Enforce equal pay

Minnesota’s pay equity act is not an unnecessary mandate.

Daily Editorial Board

In a local government bill currently before the Minnesota House, Republicans have included a provision that would repeal the 1984 Local Government Pay Equity Act. A bill which would repeal the law has also been introduced in the Senate.

The pay equity act requires local government entities, such as cities and school districts, to report to the state on pay equity for employees. As long as demonstrated pay inequity between genders continues, the law should stay on the books.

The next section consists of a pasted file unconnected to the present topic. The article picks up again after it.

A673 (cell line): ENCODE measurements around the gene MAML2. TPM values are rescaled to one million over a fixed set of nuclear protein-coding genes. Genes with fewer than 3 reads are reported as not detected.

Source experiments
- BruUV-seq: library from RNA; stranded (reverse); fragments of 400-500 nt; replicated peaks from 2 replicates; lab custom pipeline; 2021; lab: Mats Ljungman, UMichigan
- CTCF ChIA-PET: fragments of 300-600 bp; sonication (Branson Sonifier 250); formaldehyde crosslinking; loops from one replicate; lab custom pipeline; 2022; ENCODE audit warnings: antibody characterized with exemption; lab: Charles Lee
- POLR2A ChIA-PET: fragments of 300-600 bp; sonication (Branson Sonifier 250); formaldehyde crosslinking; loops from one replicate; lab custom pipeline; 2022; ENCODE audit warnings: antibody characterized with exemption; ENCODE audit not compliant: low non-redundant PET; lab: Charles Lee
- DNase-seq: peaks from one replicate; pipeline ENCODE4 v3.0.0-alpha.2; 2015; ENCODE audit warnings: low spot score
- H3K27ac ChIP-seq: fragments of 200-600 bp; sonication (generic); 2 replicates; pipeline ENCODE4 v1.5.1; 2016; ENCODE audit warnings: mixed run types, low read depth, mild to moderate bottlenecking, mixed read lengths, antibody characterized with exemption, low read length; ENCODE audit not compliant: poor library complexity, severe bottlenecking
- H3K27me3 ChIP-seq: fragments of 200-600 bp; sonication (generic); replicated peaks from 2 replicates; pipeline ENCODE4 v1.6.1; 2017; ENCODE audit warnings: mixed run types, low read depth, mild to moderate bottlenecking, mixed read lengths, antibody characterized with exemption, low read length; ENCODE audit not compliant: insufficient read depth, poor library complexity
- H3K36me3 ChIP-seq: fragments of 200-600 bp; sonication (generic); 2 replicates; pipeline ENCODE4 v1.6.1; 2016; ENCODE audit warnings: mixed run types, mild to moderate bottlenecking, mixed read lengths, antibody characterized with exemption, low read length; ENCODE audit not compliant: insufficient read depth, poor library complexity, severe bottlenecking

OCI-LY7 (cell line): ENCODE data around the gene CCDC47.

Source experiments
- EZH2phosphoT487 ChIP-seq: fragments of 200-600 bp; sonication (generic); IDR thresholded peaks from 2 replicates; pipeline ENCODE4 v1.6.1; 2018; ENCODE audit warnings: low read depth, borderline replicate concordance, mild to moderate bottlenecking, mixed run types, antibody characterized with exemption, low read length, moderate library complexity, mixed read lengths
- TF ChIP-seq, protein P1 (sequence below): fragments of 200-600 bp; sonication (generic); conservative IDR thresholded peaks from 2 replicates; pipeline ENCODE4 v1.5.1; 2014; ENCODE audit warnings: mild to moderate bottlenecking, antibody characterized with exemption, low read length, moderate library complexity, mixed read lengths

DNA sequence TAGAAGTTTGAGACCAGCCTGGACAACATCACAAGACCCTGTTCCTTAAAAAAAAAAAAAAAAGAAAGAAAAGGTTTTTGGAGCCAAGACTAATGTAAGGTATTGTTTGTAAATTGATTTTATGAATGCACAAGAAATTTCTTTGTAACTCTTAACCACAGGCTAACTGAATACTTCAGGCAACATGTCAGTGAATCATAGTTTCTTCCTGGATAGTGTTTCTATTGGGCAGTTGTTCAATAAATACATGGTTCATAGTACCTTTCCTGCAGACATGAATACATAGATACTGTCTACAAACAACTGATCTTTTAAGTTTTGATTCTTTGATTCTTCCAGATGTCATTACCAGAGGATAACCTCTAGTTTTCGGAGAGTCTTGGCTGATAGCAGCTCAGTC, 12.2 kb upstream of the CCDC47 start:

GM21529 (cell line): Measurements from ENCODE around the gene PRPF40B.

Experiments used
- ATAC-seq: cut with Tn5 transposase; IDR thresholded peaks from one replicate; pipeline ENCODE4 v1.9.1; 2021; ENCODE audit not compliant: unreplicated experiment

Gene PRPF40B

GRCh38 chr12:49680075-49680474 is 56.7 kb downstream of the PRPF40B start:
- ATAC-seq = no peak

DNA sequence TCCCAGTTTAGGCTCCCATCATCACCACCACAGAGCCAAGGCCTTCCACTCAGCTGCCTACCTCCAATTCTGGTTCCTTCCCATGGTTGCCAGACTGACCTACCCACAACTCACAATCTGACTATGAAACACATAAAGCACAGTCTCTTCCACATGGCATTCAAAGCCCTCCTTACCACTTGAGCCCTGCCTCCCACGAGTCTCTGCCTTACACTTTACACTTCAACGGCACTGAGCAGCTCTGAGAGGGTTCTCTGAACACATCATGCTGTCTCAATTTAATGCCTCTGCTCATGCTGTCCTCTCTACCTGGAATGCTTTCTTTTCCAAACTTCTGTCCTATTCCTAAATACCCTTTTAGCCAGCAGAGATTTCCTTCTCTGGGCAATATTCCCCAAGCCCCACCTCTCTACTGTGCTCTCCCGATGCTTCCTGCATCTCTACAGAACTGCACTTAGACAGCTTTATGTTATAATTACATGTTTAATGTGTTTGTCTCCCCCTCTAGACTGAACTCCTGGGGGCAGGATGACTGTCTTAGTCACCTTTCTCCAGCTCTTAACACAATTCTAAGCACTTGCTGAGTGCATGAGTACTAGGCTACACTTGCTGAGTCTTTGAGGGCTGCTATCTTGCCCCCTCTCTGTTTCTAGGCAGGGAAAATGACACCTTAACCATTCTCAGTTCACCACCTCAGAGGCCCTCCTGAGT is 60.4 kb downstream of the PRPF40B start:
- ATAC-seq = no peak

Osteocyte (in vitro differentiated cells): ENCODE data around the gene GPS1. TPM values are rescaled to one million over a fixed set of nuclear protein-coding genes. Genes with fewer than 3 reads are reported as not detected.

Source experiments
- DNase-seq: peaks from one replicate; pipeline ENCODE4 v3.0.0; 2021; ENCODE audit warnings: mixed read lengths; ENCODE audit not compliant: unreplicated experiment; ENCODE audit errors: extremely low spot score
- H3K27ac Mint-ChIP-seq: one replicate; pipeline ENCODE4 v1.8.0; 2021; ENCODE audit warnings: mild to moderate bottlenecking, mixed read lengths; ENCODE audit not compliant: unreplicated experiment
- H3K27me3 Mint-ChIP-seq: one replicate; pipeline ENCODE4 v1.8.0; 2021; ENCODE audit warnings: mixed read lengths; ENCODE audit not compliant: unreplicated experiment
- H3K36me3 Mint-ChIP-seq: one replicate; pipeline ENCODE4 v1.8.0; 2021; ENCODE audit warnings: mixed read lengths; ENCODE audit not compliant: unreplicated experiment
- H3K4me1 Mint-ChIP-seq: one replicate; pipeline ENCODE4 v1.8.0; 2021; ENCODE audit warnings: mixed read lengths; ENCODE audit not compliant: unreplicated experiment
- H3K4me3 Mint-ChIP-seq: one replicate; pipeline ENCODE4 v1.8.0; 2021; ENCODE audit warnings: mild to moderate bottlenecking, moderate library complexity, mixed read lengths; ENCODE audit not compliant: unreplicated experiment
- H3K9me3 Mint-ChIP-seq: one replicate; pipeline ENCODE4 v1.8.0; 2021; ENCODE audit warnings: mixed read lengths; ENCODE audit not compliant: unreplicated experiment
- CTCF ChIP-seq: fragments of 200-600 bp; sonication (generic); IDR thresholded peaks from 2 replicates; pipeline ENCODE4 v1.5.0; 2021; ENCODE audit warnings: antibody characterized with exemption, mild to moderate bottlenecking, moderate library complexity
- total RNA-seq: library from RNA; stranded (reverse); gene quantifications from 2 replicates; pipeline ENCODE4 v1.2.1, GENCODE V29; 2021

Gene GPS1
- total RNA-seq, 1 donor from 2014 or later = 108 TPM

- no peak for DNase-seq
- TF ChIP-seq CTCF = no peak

The line of reasoning Republicans are using to support the bill is that the requirement is an “unnecessary mandate” and out of date.

Local governments may find compliance with the law a burden, but it is by no means out of date.

According to the WomenâÄôs Foundation of Minnesota and the Humphrey School of Public Affairs, women in Minnesota still earn less overall than men. White women earned 76 cents for every dollar men earn. For minority women, the gap is even greater.

The review and enforcement of pay equality is crucial to narrowing the pay gap.

Restitution payments top $1.2 million to 1,300 underpaid women since the pay equity act took effect.

State legislators should not repeal the pay equity act. A law that has helped more than a thousand Minnesotan women prove that they had been paid less than their male counterparts is not an unnecessary government mandate.

Legislators should look elsewhere for unnecessary mandates, as pay equality remains an important tool for ending gender discrimination in the workplace.